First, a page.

Such is the testimony, so far as can be ascertained, of every one who enjoyed any personal acquaintance with Louis Napoleon while in this country. He was the guest of Washington Irving, Chancellor Kent, and of the Hamiltons, Clintons, Livingstons, and other such distinguished families in New York.

While busily engaged in studying the institutions of our country and making arrangements for quite an extensive tour through the States, he received a letter from his mother which immediately changed all his plans. The event is thus described by Mr. Stewart:

"With this expectation he consulted me and others as to the arrangement of the route of travel, so as to visit the different sections of the Union at the most desirable seasons. But his plans were suddenly changed by intelligence of the serious illness of Queen Hortense, or, as then styled, the Duchess of St. Leu. I was dining with him the day the letter conveying this information was received. Recognizing the writing on the envelope, as it was handed to him at the table, he hastily broke the seal and had scarce glanced over half a page before he exclaimed:

"'My mother is ill, I must see her. Instead of a tour of the States, I shall take the next packet for England. I will apply for passports for the Continent at every embassy in London, and if unsuccessful, will make my way to her without them.'"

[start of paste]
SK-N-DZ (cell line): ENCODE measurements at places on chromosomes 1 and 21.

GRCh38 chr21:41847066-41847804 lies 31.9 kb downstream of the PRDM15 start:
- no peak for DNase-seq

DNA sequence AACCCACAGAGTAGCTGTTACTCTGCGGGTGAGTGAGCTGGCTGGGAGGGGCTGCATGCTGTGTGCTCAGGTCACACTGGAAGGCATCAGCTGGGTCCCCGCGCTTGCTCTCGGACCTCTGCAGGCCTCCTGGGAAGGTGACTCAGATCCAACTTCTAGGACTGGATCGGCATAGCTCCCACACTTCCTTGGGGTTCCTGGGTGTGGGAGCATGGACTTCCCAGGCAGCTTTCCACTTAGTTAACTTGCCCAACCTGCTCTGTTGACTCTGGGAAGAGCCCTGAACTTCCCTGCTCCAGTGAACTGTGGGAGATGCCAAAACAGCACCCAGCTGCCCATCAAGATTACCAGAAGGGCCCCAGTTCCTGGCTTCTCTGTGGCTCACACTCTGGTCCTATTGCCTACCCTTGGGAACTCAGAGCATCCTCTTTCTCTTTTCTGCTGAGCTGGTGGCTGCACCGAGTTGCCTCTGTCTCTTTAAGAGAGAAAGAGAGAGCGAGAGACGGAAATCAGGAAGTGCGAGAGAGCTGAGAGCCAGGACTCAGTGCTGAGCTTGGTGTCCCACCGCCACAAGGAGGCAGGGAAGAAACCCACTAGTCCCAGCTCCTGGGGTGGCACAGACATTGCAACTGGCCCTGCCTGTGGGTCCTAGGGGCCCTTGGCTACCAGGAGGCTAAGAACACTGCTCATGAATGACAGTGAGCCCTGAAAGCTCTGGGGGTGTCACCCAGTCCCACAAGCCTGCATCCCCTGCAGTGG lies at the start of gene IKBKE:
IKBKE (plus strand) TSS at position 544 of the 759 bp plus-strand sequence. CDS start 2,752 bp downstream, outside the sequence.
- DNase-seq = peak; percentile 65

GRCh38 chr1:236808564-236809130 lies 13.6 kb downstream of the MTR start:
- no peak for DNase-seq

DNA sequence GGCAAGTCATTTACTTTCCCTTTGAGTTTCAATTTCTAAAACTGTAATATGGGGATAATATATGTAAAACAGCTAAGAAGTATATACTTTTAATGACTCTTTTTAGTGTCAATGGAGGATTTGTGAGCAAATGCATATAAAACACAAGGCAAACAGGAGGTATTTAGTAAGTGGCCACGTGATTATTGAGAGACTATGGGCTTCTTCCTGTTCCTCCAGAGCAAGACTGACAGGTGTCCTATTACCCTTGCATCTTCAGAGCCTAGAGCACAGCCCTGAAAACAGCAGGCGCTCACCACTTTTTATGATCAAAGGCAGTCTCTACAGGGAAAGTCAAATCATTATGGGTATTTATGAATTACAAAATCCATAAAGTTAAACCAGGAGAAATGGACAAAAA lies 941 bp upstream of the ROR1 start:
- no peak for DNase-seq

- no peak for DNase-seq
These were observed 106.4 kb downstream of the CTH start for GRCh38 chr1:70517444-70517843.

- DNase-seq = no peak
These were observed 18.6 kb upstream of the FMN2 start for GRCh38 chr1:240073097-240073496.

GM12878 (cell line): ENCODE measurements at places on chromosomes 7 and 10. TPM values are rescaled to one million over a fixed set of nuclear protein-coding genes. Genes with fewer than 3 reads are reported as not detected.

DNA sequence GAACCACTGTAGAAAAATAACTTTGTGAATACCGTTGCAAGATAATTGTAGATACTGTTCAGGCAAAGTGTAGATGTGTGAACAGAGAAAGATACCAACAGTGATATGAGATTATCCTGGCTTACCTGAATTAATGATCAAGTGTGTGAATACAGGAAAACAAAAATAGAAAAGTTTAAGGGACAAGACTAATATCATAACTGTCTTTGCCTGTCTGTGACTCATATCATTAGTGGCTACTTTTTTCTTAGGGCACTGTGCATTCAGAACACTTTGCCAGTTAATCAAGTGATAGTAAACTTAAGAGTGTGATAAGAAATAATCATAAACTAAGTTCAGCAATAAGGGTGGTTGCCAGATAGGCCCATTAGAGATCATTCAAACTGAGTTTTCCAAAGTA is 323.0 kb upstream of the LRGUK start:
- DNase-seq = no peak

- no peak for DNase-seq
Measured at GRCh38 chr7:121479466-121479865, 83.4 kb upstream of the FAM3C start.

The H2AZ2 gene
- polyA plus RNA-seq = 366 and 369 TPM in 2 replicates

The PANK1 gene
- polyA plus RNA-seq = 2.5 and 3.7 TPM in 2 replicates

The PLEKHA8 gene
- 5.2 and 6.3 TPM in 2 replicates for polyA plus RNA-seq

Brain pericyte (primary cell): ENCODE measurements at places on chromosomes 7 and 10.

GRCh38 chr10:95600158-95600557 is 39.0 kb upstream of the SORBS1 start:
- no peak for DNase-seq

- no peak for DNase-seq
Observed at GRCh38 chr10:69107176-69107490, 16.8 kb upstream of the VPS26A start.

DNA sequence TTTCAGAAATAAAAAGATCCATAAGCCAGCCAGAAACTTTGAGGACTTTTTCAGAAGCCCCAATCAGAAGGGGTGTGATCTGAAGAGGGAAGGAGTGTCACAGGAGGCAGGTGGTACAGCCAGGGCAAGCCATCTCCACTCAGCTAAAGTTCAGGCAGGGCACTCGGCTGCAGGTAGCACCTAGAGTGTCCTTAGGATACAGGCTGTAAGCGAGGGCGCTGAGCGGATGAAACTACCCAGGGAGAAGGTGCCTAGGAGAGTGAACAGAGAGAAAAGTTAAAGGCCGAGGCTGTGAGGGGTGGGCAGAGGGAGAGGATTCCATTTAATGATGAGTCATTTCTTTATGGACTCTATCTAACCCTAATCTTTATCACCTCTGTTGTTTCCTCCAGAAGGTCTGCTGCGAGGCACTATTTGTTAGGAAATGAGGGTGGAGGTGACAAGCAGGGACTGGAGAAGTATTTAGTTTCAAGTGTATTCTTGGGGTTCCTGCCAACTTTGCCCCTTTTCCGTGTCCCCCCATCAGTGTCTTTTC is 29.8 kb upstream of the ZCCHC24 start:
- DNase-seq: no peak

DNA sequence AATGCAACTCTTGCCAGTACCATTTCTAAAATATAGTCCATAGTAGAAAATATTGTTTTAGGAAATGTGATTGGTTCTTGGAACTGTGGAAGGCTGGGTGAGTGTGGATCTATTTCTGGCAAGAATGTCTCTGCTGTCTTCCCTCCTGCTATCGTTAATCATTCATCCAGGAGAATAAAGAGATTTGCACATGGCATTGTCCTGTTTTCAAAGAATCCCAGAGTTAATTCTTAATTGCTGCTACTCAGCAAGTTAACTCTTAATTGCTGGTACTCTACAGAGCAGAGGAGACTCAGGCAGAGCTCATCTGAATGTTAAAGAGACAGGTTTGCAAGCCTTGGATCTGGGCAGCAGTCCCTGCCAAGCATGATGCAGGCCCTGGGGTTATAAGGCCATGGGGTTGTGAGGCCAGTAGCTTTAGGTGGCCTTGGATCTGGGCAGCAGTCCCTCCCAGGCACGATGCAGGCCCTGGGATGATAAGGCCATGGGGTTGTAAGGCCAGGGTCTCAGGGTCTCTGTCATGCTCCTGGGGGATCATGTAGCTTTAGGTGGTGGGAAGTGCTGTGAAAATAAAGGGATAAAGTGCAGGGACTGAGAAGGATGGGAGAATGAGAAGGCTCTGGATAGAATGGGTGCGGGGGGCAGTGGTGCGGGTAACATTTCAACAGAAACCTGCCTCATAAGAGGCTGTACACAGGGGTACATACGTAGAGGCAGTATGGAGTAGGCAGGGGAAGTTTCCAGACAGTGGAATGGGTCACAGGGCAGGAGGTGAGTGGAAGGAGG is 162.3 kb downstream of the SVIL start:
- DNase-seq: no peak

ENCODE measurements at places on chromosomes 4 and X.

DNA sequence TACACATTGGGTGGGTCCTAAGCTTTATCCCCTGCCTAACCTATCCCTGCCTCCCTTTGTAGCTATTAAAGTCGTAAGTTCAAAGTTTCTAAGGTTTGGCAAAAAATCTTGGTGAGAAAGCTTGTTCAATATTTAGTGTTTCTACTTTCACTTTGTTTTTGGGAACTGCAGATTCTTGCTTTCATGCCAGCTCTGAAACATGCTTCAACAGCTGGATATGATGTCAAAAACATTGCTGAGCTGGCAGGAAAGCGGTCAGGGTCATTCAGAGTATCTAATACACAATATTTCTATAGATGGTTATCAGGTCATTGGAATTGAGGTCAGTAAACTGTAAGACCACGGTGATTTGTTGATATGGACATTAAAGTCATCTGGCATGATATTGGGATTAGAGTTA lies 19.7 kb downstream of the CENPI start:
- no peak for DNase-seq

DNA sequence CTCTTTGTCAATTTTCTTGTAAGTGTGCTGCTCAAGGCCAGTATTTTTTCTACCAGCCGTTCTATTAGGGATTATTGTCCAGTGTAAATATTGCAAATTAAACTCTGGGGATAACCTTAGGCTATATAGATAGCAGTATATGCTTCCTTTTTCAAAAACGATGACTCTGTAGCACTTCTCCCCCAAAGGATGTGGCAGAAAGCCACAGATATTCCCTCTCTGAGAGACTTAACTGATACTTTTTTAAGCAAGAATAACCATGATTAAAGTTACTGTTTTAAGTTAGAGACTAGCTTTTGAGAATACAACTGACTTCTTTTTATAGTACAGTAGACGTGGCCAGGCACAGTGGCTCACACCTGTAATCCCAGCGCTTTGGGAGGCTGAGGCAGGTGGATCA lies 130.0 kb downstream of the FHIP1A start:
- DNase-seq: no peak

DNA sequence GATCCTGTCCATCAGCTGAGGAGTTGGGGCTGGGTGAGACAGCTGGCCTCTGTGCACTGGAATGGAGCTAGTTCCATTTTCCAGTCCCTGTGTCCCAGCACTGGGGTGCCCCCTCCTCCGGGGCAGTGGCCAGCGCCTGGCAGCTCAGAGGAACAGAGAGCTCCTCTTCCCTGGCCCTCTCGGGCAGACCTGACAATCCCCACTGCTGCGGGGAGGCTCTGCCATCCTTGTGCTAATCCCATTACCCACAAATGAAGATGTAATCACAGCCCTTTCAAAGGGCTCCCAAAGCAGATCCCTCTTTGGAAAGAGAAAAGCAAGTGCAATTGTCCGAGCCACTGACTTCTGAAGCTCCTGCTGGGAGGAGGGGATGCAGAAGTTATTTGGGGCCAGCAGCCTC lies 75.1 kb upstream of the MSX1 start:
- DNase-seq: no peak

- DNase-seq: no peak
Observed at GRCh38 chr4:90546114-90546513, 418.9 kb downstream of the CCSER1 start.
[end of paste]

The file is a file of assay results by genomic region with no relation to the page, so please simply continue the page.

The following was the letter which he received from his mother:

"MY DEAR SON,—I am about to submit to an operation which has become absolutely necessary. If it is not successful I send you, by this letter, my benediction. We shall meet again, shall we not? in a better world, where may you come to join me as late as possible. In leaving this world I have but one regret; it is to leave you and your affectionate tenderness—the greatest charm of my existence here. It will be a consolation to you, my dear child, to reflect that by your attentions you have rendered your mother as happy as it was possible for her, in her circumstances, to be. Think that a loving and a watchful eye still rests on the dear ones we leave behind, and that we shall surely meet again. Cling to this sweet idea. It is too necessary not to be true. I press you to my heart, my dear son. I am very calm and resigned, and hope that we shall again meet in this world. Your affectionate mother,

Arenemberg, April 3, 1837."

As we have mentioned, Queen Hortense, upon receiving news of the arrest of her son, hastened to France to do what she could to save him. Madame Récamier found her at Viry, in great anguish of spirit. When she received tidings of his banishment she returned, overwhelmed with the deepest grief, to her desolated home. It seems that even then an internal disease, which, with a mother's love, she had not revealed to her son, was threatening her life. Madame Récamier, as she bade her adieu, was much moved by the great change in her appearance. The two friends never met again.

Madame Salvage, a distinguished lady, who had devoted herself with life-long enthusiasm to the Queen of Holland, accompanied her to France and returned with her to Arenemberg. On the 13th of April, Madame Salvage wrote the following letter from Arenemberg to Madame Récamier.

"I wrote you a long letter four days ago, dear friend, telling you of my unhappiness. I received yesterday your letter of the 7th, for which I thank you. I needed it much, and it is a consolation to me.